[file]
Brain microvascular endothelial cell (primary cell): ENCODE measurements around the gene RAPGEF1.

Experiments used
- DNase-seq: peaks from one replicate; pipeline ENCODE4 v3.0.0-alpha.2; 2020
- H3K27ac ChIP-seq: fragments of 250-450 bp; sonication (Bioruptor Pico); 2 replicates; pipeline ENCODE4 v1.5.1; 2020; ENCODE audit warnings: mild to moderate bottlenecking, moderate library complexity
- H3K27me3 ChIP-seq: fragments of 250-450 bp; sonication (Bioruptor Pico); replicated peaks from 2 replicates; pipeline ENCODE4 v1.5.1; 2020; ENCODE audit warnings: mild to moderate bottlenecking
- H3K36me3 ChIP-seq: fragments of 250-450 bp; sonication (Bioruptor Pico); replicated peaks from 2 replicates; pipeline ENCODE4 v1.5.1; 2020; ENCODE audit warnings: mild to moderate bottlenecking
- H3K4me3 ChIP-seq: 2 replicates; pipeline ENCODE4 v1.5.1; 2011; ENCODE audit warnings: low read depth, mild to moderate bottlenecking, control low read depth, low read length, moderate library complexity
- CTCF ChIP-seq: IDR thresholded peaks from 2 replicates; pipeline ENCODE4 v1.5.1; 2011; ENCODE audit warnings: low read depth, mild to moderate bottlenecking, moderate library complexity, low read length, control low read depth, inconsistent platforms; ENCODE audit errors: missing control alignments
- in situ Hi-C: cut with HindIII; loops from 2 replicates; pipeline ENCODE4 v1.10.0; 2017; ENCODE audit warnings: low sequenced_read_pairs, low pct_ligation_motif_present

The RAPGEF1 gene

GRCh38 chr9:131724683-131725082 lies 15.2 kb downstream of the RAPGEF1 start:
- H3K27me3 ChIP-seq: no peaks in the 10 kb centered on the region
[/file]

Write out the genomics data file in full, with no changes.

Brain microvascular endothelial cell (primary cell): ENCODE measurements around the gene RAPGEF1.

Experiments used
- DNase-seq: peaks from one replicate; pipeline ENCODE4 v3.0.0-alpha.2; 2020
- H3K27ac ChIP-seq: fragments of 250-450 bp; sonication (Bioruptor Pico); 2 replicates; pipeline ENCODE4 v1.5.1; 2020; ENCODE audit warnings: mild to moderate bottlenecking, moderate library complexity
- H3K27me3 ChIP-seq: fragments of 250-450 bp; sonication (Bioruptor Pico); replicated peaks from 2 replicates; pipeline ENCODE4 v1.5.1; 2020; ENCODE audit warnings: mild to moderate bottlenecking
- H3K36me3 ChIP-seq: fragments of 250-450 bp; sonication (Bioruptor Pico); replicated peaks from 2 replicates; pipeline ENCODE4 v1.5.1; 2020; ENCODE audit warnings: mild to moderate bottlenecking
- H3K4me3 ChIP-seq: 2 replicates; pipeline ENCODE4 v1.5.1; 2011; ENCODE audit warnings: low read depth, mild to moderate bottlenecking, control low read depth, low read length, moderate library complexity
- CTCF ChIP-seq: IDR thresholded peaks from 2 replicates; pipeline ENCODE4 v1.5.1; 2011; ENCODE audit warnings: low read depth, mild to moderate bottlenecking, moderate library complexity, low read length, control low read depth, inconsistent platforms; ENCODE audit errors: missing control alignments
- in situ Hi-C: cut with HindIII; loops from 2 replicates; pipeline ENCODE4 v1.10.0; 2017; ENCODE audit warnings: low sequenced_read_pairs, low pct_ligation_motif_present

The RAPGEF1 gene

GRCh38 chr9:131724683-131725082 lies 15.2 kb downstream of the RAPGEF1 start:
- H3K27me3 ChIP-seq: no peaks in the 10 kb centered on the region